Uterine Fibroids

What are Uterine Fibroids?

Uterine fibroids are non-cancerous growths on the uterus. They are fairly common amongst women of childbearing age—about 30% of women above the age of 35 will have uterine fibroids.

Uterine fibroids, also called myomas or leiomyomas, are composed of muscle and fibrous tissue. They come in different sizes, ranging from the size of a seedling to a bulky mass. Large fibroids can cause the abdomen to distend. When this happens, the fibroids can press on organs, resulting in increased pelvic pressure, frequent urge to urinate and difficulty passing motion. They can also cause heavy prolong menstrual bleeding. Fibroids can also contribute to infertility along with pregnancy and childbirth complications.

However, the risk of the fibroid being cancerous remains low and for the majority of women, it does not cause any symptoms nor affect daily activities.

What are the Signs & Symptoms of Uterine Fibroids?

As uterine fibroids vary in size and numbers, women who display signs and symptoms often experience the following problems:

  • Heavy menstrual bleeding
    The growth of uterine fibroids distorts the uterine cavity and endometrium (lining of the uterus) resulting in longer and heavier menstrual bleeding.
  • Abdominal cramps or discomfort
    As fibroids enlarge, they increase the surface area of the uterine lining, which can result in cramps during periods or discomfort in their lower abdomen and pelvis.
  • Menstrual period lasting for more than a week
    Fibroids may distort the uterine cavity resulting in prolong menstrual bleeding and even spotting between periods.
  • Frequent urination
    As the fibroids grow, the uterus also expands. When this happens, the enlarged uterus presses onto the bladder resulting in frequent urination.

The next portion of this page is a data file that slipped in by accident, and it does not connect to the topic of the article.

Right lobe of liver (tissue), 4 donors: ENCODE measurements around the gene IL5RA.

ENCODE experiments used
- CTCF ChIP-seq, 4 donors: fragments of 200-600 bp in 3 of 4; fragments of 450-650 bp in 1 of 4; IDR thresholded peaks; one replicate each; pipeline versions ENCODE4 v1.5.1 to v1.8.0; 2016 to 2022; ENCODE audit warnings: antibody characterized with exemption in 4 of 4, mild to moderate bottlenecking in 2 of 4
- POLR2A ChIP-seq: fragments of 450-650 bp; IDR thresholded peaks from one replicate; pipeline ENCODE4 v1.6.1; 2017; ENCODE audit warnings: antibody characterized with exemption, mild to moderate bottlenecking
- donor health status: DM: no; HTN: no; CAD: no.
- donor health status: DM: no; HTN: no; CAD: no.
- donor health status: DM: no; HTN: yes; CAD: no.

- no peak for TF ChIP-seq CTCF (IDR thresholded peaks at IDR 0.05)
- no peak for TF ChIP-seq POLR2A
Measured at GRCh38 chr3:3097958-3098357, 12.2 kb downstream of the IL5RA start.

• Backache and leg pain
    Some fibroids may protrude out from the uterus compressing the lower back near the spinal column. When fibroids increase in size, they can press onto nerves located along the spine, causing pain. Similarly, fibroids can also constrict the nerves and blood vessels that extend down to the legs, which may also result in pain and discomfort.
  • Constipation and bloated stomach
    When fibroids enlarge and protrude out posteriorly against the colon, faecal bowel movements can be obstructed resulting in bloating or constipation.

What Causes Uterine Fibroids?

Although the exact cause of uterine fibroids is not fully understood, the following have been found to be possible factors contributing to the development of fibroids:

  • Hormones
    Oestrogen and progesterone, the hormones that thicken the lining of the uterus during menstruation, may promote the growth of fibroids.
  • Genetics
    Fibroids may be hereditary. Women with a family history of uterine fibroids are more likely to develop them.
  • Other Growth Factors
    Substances that help maintain tissues, such as insulin-like growth factors, may stimulate fibroid growth.
  • Extracellular Matrix (ECM)
    ECM makes cells stick together. Fibroids have increased ECM making them fibrous. Aside from that, ECM stores growth factors and may cause the cells to change.

What are the Treatments for Uterine Fibroids?

If you experience any of the above symptoms, we advise you to seek treatment. Options at our gynaecology clinic include observation, medication or surgery.

FAQs on Uterine Fibroids